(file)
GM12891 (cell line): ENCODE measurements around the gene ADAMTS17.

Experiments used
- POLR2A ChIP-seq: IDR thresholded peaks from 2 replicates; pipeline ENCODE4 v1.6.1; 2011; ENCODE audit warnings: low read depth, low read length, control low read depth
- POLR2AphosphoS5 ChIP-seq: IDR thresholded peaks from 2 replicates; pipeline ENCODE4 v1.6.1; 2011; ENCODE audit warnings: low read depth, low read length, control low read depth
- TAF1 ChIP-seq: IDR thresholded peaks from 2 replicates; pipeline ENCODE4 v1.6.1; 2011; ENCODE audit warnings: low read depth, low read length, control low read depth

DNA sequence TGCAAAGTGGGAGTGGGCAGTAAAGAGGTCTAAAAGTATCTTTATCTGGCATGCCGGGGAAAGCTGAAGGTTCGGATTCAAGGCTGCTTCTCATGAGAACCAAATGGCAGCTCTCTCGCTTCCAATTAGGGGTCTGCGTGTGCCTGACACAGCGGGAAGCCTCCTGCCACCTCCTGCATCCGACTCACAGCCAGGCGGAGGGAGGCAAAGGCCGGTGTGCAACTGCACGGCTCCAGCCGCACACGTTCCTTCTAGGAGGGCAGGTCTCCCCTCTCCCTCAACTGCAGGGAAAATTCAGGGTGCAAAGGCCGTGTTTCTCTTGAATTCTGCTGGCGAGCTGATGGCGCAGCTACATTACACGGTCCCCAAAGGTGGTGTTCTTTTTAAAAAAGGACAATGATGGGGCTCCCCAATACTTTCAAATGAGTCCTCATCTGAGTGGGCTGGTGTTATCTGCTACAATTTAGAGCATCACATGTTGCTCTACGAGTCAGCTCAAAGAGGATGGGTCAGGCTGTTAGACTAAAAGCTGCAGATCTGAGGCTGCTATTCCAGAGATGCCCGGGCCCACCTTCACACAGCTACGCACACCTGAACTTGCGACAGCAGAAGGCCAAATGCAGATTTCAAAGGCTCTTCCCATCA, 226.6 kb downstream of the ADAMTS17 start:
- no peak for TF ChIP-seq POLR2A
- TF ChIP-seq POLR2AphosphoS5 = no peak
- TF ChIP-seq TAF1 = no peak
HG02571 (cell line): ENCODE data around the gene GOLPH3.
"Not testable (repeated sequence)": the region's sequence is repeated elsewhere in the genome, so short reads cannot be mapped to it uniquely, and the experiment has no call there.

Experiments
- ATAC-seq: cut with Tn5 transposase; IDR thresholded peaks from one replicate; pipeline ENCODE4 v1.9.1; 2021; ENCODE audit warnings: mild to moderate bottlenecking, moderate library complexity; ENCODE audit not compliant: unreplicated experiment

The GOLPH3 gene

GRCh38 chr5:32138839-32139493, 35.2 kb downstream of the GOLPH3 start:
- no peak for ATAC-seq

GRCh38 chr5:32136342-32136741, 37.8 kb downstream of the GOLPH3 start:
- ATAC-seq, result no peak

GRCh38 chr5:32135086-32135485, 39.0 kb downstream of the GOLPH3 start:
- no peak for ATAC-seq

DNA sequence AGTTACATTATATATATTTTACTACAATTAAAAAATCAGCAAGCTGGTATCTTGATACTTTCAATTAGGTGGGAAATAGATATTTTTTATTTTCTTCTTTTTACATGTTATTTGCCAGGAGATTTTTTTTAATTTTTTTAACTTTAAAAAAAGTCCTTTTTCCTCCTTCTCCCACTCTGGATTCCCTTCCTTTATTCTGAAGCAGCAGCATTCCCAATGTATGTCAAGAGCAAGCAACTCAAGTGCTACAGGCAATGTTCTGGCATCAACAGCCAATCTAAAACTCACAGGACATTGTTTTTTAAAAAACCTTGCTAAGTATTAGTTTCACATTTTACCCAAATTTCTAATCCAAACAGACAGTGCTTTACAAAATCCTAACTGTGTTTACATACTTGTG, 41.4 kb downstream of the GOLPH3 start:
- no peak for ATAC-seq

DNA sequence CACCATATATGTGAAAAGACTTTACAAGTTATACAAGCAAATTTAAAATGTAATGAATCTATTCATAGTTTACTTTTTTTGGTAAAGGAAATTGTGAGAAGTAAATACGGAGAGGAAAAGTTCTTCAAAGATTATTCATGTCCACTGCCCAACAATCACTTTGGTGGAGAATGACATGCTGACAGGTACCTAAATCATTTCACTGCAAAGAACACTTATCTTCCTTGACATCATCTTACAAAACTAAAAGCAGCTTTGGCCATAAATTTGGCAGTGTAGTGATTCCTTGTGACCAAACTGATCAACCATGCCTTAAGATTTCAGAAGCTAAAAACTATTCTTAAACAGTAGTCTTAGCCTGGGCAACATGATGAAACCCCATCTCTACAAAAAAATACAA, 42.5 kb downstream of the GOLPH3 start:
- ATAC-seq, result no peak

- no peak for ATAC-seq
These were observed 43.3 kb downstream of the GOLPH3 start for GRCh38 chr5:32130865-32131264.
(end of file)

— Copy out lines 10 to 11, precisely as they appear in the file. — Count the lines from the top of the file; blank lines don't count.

HG02571 (cell line): ENCODE data around the gene GOLPH3.
"Not testable (repeated sequence)": the region's sequence is repeated elsewhere in the genome, so short reads cannot be mapped to it uniquely, and the experiment has no call there.